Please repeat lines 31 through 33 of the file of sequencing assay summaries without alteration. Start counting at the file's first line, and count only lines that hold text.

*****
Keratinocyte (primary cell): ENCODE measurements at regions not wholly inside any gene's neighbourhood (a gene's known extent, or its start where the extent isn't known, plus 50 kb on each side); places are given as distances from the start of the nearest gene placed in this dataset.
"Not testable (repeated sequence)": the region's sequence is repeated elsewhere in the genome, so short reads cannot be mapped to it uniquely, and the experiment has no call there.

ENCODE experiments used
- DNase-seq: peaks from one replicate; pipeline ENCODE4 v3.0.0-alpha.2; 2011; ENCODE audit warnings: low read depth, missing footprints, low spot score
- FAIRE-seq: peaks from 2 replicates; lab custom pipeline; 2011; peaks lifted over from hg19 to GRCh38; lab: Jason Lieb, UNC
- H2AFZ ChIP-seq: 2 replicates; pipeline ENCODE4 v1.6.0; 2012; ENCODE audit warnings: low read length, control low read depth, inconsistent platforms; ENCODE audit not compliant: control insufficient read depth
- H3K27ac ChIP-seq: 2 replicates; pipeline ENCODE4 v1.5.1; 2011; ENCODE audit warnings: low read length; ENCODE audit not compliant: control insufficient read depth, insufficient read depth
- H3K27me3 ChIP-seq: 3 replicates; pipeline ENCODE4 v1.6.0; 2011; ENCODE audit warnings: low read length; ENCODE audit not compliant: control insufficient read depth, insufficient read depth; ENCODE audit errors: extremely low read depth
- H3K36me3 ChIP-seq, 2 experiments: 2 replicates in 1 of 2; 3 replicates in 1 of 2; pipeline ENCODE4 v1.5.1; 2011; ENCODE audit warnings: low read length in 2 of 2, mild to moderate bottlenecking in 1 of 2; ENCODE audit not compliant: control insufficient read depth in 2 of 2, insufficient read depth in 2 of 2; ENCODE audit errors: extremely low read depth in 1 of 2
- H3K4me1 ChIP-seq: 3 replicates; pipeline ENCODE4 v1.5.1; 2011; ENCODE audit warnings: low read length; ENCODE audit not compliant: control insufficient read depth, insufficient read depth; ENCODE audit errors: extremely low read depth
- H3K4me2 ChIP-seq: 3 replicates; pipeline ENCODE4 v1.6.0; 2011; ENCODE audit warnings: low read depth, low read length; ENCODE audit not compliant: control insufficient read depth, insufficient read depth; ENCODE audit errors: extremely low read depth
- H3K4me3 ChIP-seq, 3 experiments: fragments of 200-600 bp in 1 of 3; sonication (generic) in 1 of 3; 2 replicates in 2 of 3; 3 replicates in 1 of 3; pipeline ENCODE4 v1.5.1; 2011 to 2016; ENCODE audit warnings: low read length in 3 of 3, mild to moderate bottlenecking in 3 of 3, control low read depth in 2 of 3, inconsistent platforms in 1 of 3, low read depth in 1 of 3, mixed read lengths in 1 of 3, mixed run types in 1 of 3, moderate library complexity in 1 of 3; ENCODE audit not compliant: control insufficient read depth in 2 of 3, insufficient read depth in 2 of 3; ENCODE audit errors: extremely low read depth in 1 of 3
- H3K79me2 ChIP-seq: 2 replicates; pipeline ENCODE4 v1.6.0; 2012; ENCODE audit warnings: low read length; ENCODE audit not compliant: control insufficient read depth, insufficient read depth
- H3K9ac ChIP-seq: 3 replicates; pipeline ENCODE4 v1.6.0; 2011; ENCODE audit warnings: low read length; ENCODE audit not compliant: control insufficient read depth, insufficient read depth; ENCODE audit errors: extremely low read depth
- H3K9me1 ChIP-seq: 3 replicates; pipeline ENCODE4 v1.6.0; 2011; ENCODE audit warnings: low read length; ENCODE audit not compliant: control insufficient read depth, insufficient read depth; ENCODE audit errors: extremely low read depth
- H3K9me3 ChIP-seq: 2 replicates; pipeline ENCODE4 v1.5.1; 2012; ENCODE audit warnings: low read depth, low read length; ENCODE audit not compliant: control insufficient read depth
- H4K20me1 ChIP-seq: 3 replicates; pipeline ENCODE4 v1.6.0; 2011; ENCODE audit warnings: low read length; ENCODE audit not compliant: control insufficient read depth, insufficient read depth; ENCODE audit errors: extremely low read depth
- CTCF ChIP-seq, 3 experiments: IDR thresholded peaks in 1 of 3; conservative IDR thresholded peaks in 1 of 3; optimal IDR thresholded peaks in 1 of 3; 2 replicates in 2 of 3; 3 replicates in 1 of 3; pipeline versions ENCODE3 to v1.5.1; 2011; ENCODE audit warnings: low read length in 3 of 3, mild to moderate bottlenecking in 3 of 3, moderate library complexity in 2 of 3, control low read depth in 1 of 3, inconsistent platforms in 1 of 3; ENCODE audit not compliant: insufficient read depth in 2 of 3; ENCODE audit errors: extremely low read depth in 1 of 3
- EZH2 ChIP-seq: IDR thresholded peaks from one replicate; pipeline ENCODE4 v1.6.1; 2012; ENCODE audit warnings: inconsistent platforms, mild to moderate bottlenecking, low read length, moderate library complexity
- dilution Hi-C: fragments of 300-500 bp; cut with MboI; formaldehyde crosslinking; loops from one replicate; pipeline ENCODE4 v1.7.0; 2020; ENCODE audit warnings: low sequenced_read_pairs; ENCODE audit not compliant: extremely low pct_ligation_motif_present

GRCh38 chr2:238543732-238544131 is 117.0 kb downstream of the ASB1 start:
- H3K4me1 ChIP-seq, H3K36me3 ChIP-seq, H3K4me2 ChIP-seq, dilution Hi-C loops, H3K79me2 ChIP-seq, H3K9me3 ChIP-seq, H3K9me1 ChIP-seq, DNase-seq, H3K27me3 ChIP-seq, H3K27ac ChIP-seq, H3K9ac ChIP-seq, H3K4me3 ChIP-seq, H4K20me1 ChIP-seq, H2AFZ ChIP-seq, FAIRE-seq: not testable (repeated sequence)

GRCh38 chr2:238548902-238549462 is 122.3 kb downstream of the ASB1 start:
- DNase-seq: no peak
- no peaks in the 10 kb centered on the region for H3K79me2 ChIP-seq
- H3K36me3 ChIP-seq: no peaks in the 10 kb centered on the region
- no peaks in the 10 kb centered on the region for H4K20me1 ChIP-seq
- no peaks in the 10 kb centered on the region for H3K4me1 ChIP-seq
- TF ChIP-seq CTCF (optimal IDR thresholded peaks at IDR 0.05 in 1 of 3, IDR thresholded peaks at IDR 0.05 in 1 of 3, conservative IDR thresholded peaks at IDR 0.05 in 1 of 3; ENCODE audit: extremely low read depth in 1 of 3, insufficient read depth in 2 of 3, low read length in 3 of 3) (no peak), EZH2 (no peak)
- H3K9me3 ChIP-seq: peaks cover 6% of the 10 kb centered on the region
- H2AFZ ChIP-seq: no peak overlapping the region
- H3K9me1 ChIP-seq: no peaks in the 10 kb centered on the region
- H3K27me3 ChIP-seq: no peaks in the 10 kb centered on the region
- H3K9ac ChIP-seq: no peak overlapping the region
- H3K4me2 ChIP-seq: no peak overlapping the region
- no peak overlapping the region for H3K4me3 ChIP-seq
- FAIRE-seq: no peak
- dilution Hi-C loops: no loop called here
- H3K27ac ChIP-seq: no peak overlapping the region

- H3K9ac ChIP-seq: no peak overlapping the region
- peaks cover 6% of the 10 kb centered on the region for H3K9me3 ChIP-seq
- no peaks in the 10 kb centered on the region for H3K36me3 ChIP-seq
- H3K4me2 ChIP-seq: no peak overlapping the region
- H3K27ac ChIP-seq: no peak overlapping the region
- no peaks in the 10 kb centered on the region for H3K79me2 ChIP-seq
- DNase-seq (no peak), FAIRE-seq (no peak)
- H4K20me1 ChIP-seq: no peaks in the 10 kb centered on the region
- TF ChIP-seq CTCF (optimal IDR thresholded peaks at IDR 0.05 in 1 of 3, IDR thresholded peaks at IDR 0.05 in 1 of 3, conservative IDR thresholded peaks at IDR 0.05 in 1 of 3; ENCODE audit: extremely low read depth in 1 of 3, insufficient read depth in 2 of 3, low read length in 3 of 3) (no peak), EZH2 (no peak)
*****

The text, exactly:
- H2AFZ ChIP-seq: no peak overlapping the region
- H3K9me1 ChIP-seq: no peaks in the 10 kb centered on the region
- H3K27me3 ChIP-seq: no peaks in the 10 kb centered on the region